Mass Disappearance in Hebei

I have published an article on East By Southeast discussing an human trafficking case in northern China.

Police are investigating how a hundred people came to be missing last week in Handan County, Hebei. The disappeared aren’t the usual suspects – they’re a hundred young Vietnamese women, brokered into marriage to Chinese men across the border mere months ago, and now gone. The scale of this event highlights the robust, entrenched criminal networks involved in human trafficking in the region – this crime occurs constantly in China; in some parts of the country men openly marrying brokered, foreign brides has become local tradition. Local and regional policing efforts need to work effectively to achieve a solid outcome in this potentially high-profile case so that more attention can be drawn to the crimes of slavery and human trafficking in Asia.

See the full article here.

Rule 47: India Pale Wit

This beer is an annual collaboration brew and therefore is not pinned down to any particular brewery. It is rather defined by a sense of place: Victoria’s high country, the booming-with-beer-and-bikes nook of southern Australia where the four breweries behind this beer reside.

The businesses behind Rule 47 are Bright Brewery, Black Dog Brewery, Bridge Road Brewers and the Sweetwater Brewing Company – some familiar and some not-so-familiar names there. Rule 47 tries to evoke cycling with its marketing; there’s quite a few beers and breweries in Australia doing this now. It also apparently uses an unknown, unnamed variety of hop in conjunction with Summer and Enigma varieties.


Slightly more bitter than a standard witbier, definitely darker and a little boozier, this is a straightforward “hoppy wit”. It doesn’t quite reach white IPA status – it’s nowhere near bitter enough for that – but the nose is right up there, with a familiar party of musky banana esters and floral hops leaping off the head. I even got some watermelon. The body was light and fluffy, influenced by the wheat yeast, and opacity was a wee bit cloudy. I always find this a challenging style: I think because I am so used to quaffing malty wheat beers by the jug and hybrids like this force me to go slower. At 6.6% ABV it is also reasonably heavy.

Overall this is a pleasant beer. It might be one to try and get hold of sooner rather than later since it is an annual release with no guarantees on further production.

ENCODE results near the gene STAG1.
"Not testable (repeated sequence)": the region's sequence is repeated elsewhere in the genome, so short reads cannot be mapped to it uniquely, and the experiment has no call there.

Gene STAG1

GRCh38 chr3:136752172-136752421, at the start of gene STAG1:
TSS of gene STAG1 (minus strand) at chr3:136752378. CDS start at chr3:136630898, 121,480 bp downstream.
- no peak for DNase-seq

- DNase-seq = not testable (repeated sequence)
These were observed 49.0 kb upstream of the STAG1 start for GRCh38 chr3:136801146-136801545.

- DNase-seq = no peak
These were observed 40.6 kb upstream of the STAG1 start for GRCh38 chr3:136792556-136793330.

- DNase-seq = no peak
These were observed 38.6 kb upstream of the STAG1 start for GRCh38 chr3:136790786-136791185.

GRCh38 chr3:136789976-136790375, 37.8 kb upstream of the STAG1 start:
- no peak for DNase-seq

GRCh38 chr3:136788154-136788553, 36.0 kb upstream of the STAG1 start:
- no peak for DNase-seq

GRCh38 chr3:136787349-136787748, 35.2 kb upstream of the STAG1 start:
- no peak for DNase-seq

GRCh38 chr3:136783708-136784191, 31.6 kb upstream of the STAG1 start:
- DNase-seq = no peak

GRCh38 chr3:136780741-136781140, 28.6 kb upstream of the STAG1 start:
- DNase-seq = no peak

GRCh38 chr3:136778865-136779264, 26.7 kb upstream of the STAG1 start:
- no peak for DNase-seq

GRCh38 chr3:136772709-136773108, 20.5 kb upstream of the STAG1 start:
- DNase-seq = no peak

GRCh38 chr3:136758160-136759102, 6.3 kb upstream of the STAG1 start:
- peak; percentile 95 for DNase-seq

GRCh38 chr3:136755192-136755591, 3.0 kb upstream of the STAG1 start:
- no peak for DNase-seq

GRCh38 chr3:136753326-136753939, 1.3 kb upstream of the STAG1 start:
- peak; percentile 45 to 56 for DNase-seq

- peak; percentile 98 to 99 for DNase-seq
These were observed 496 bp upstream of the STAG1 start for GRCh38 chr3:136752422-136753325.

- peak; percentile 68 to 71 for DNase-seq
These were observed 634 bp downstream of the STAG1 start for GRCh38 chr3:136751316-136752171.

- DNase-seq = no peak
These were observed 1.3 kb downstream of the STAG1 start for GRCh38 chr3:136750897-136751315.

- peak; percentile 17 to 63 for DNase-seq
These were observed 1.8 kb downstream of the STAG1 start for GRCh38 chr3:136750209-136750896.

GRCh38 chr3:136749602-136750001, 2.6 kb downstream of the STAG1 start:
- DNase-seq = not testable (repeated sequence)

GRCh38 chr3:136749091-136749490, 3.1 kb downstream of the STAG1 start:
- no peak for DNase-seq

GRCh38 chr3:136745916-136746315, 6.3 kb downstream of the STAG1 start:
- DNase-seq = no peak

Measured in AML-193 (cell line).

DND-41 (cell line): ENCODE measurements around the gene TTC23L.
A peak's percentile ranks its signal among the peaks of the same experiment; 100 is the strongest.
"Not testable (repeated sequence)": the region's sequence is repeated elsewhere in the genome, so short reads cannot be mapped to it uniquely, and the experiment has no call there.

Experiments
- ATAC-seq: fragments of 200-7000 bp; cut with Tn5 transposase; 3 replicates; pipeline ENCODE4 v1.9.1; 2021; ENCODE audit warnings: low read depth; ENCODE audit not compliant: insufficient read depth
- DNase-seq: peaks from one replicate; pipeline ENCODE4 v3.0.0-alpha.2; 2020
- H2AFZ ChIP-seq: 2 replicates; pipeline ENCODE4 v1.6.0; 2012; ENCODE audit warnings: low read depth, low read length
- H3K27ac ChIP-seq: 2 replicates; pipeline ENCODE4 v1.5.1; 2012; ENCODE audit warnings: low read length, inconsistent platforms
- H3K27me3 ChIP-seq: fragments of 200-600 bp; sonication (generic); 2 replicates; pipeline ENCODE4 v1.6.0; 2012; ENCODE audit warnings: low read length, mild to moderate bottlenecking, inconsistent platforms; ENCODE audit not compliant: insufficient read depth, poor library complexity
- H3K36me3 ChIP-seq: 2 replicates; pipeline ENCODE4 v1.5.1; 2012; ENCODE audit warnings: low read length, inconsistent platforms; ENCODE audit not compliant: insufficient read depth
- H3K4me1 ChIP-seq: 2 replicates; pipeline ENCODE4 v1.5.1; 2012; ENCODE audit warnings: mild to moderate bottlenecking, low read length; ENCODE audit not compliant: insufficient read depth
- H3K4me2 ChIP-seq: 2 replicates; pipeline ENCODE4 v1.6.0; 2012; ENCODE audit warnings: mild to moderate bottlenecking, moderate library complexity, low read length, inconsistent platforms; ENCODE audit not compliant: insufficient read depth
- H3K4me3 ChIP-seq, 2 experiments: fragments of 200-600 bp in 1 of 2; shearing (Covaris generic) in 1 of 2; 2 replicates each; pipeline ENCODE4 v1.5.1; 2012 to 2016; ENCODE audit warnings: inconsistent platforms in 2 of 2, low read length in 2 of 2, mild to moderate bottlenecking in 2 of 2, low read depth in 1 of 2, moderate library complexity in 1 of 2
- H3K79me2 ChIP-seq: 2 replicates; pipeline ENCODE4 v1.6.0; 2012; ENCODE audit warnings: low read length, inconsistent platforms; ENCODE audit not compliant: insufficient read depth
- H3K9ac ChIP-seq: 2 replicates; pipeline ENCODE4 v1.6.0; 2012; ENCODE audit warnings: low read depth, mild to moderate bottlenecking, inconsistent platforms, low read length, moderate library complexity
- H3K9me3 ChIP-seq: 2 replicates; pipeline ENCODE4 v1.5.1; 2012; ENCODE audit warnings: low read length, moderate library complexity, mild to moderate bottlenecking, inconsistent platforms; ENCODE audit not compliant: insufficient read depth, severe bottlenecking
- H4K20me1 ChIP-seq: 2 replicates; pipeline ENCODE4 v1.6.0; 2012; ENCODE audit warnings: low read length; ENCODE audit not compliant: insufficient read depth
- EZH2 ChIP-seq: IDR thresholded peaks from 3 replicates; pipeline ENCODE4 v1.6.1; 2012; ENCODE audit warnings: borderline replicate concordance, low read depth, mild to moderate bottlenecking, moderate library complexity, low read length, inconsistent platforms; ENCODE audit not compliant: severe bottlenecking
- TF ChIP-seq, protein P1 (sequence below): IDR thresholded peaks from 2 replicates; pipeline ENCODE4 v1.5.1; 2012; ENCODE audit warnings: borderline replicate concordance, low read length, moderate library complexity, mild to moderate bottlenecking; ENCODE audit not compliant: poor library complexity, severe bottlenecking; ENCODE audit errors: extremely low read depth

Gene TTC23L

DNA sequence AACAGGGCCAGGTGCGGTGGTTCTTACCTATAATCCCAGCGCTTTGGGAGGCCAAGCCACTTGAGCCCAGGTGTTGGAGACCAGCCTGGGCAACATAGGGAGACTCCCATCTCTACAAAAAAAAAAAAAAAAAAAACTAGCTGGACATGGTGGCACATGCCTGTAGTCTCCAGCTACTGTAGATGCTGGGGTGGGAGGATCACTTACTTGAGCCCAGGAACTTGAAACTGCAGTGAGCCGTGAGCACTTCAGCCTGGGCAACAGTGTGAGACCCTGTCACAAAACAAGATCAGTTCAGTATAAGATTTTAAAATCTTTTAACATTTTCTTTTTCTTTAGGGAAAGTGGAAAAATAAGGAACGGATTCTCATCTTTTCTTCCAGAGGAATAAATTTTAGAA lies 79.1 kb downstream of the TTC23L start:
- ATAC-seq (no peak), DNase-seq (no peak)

I tasted this drop at The Gertrude Hotel.


Wolf of the Willows XPA

It was only a matter of time before a brewery took the romantic English translation of lupus salictarius as their moniker. Although the direct evidence is contested, and will probably never be resolved, it is quite likely that Pliny the Elder was referring to hops when writing about uncultivated foods consumed in Italy in Naturalis Historia.


The Wolf of the Willows brewery is run by married duo Scott and Renae McKinnon, a pair with hospitality, events management, marketing and amateur brewing experience. They currently contract brew out at Cavalier Brewing. The XPA is their first commercially released beer, and is supposed to be an acronym for “eXtra Pale Ale”. They claim the beer is “easy drinking yet satisfying for the hop lover.”

I can agree with that claim: this is an inoffensive beer. My pint featured a standard golden visage (though not extra pale like a pilsener or wit) and a good set of fine-bubbled head. It was light in body, barely masking a mildly harsh bitterness. To my palate it was slightly out of balance in this regard. The hop bouquet was standard pale ale territory: profound, robust, peach and passionfruit dominating. Galaxy and Mosaic hop varieties came to mind.

I spent much of my pint thinking and discussing with colleagues exactly how the marketing of “eXtra Pale Ale” fitted in with the beer in front of me. It doesn’t really do anything “extra” beyond the style – the colour isn’t extra pale, it isn’t extra malty, bitter, pungent, alcoholic – it’s a standard 4.7% ABV American Pale Ale. By no means a bad beer but I didn’t order a second pint.

I tasted this ale at The Gertrude Hotel.


Koh Tao Another Litmus Test

I have published an article on New Mandala summarising the investigation and recently commenced trial of Zaw Lin and Wai Phyo for the Koh Tao murders.

The trial of Myanmar citizens Zaw Lin and Wai Phyo opened yesterday to keen scrutiny by stakeholders. The defendants have pleaded not guilty to all charges. This is unsurprising given the controversy surrounding the investigation, which appears to be yet another example of institutional discrimination against the Burmese underclass in Thailand. The integrity of the trial will indicate how far this discrimination reaches. Fair trial or no, if the accused are found guilty then the millions of Burmese workers providing vital, cheap labour for the Thai economy will be further stigmatised in their adopted country. If the accused are found to be not guilty, they will walk away heroic underdogs, bolstering the sense of discrimination and injustice felt by Burmese residents of Thailand. Then the real investigation will need to begin.

See the full article here.